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Estonian report Estonian report
by Euro Reporter
2012-03-16 07:33:31
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Estonia backs collective-agreement changes after union protests

Estonia approved legal changes to make it easier for employers to terminate collective agreements even after trade unions objected. Lawmakers voted 53-40 to back amendments stopping such agreements from running indefinitely, which the Justice Chancellor has ruled unconstitutional. Unions had sought to keep the main terms of contracts that had been terminated valid for a transition period, Harri Taliga, chairman of the Confederation of Estonian Trade Unions, said last month in an interview.

“The unions’ protest against the changes is natural because employers will gain a significant advantage for future negotiations: the option to threaten the unilateral annulment of earlier-agreed conditions,” Eiki Nestor, a lawmaker with the opposition Social Democrats, said before the vote. “When workers’ rights are curbed, strikes will result.”

Estonia endured its biggest industrial action since regaining independence in 1991 last week, when blue-collar workers supported a three-day nationwide strike by teachers over wages. More than 1,000 workers staged a rally in the centre of the capital, Tallinn, on Feb. 18 to protest the collective- agreement amendments.


Estonia tops Euro-zone inflation list yet again

The 4.4 percent year-on-year inflation rate Estonia saw in February was the highest among Eurozone members; the second month in a row the country has topped the list. According to the latest Eurostat figures, only Slovakia came close last month with 4 percent, while the lowest inflation rates in the Eurozone were registered in Greece at 1.7 percent and Spain at 1.9 percent. Updated figures for Ireland, which had 1.3 percent inflation in January, were not given.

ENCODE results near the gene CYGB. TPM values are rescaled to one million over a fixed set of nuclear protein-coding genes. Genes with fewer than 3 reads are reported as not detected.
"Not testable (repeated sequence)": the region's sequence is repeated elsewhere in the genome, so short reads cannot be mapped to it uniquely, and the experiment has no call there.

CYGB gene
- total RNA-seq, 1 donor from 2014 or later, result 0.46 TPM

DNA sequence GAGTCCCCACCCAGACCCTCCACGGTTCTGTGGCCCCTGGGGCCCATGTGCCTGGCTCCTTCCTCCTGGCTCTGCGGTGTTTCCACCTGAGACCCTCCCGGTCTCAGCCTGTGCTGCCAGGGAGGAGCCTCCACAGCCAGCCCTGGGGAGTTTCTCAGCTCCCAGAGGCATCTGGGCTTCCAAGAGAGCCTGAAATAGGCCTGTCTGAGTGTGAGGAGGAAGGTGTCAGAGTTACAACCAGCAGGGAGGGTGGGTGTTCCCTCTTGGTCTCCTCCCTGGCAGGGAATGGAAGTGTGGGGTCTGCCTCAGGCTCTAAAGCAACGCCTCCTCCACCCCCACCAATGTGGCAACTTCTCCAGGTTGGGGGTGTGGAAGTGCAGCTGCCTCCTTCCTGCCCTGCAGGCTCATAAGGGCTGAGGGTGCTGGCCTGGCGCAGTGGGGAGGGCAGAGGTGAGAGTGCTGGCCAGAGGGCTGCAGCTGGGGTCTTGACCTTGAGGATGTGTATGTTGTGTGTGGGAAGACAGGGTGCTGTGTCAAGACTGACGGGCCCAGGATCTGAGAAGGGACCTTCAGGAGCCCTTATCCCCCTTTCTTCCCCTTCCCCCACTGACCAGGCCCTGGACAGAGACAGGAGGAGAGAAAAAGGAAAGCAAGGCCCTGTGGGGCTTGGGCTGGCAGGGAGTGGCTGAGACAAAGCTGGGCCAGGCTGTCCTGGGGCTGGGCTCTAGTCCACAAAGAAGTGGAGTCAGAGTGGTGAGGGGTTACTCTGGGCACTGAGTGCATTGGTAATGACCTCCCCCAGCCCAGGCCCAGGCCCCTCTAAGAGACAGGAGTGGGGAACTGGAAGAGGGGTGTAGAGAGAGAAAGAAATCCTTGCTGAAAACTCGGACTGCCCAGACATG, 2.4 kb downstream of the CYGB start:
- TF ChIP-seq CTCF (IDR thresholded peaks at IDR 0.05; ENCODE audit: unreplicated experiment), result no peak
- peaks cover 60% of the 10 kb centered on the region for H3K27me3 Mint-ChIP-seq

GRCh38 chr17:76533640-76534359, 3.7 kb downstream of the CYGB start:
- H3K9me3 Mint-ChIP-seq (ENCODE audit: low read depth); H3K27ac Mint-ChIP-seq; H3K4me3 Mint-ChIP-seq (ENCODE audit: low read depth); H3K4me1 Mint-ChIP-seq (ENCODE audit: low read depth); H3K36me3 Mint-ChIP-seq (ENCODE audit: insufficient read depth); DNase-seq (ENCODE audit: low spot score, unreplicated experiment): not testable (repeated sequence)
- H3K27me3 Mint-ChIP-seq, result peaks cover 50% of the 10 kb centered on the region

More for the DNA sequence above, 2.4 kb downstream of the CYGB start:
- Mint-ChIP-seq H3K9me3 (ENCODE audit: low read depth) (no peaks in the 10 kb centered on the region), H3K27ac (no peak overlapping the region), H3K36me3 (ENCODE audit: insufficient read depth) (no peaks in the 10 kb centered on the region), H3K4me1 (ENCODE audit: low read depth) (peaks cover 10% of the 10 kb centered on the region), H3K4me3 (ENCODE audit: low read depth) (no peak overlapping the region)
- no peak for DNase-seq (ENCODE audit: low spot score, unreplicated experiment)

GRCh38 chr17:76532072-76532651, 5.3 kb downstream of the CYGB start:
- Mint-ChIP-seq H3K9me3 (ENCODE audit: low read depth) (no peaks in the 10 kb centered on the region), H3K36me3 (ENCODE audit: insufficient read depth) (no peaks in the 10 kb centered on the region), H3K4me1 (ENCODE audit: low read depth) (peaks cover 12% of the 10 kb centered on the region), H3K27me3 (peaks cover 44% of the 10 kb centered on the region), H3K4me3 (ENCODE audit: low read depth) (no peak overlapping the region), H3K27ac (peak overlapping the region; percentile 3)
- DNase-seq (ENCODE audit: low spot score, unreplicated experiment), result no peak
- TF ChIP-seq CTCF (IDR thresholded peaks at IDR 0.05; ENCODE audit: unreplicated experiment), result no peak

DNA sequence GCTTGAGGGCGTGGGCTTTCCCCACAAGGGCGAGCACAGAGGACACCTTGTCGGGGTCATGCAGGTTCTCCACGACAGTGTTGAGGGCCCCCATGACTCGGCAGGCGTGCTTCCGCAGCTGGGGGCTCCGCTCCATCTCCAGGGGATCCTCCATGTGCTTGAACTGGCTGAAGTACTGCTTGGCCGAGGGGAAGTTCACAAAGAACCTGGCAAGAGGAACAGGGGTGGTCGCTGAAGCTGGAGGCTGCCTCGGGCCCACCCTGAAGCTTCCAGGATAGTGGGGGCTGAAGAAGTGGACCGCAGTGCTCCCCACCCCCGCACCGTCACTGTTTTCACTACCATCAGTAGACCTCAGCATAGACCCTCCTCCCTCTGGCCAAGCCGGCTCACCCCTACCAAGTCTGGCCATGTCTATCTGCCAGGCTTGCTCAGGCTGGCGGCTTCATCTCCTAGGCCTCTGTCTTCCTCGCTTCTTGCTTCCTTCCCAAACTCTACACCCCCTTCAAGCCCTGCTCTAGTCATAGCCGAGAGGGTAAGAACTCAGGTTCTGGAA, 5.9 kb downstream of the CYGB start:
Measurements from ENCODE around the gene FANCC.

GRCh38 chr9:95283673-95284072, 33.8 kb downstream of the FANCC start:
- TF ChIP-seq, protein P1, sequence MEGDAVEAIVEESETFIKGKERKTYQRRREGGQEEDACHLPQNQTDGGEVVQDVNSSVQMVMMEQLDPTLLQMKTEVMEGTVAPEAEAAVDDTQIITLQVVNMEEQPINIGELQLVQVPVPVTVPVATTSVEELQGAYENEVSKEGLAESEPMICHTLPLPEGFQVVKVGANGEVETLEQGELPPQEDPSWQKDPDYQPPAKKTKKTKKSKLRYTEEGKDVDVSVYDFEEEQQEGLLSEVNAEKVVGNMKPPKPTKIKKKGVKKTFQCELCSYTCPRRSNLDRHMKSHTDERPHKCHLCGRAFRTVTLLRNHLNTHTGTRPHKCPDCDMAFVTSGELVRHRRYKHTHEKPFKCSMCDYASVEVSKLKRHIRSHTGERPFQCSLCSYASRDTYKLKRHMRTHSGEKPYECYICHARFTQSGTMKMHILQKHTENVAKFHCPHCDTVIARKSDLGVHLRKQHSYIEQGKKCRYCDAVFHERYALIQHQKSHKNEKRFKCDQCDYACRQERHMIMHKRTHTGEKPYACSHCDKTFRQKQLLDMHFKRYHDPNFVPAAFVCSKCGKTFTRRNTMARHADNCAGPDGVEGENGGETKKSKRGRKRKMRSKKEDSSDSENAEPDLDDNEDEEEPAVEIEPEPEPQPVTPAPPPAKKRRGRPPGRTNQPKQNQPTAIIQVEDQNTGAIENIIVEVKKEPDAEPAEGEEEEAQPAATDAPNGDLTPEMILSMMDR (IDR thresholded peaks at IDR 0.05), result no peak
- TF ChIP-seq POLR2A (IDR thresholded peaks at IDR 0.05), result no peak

Estonia's result puts it well above the Eurozone average of 2.7 percent, but is unsurprising given the fact that it had the highest Eurozone inflation in 2011. Among the 27 EU member states, Estonia's February inflation rate tied with Poland's as the second highest, coming in behind Hungary's 5.8 percent price rise. Sweden had the lowest inflation, just 1.0 percent.


15% of Estonian exporters are non-resident companies

According to Statistics Estonia, there were 11,919 exporters in Estonia last year, of whom 15 % were non-resident companies. Non-resident companies are companies that do not have a registered address in Estonia and there were 1,757 such companies last year.

For instance, in 2004, non-resident owned enterprises made up only 3% of Estonia’s exporters. By 2010 this percentage had increased to 14. According to experts, the figures show that the Estonia remains attractive for foreign companies as a production base.

Also the number of non-resident companies among exporters had increased. While in 2004 there were 214 such enterprises, the figure had increased eight times, to 1,757 enterprises, by 2011 and 18% from 2010.   In general, the number of all exporting enterprises increased 11% last year which shows that the role of foreign-owned exporters in the Estonian economy is increasing. Last year, a total of 15,816 enterprises were importing goods to Estonia. Among them, foreign-owned enterprises accounted for 2% and totalled 283 enterprises

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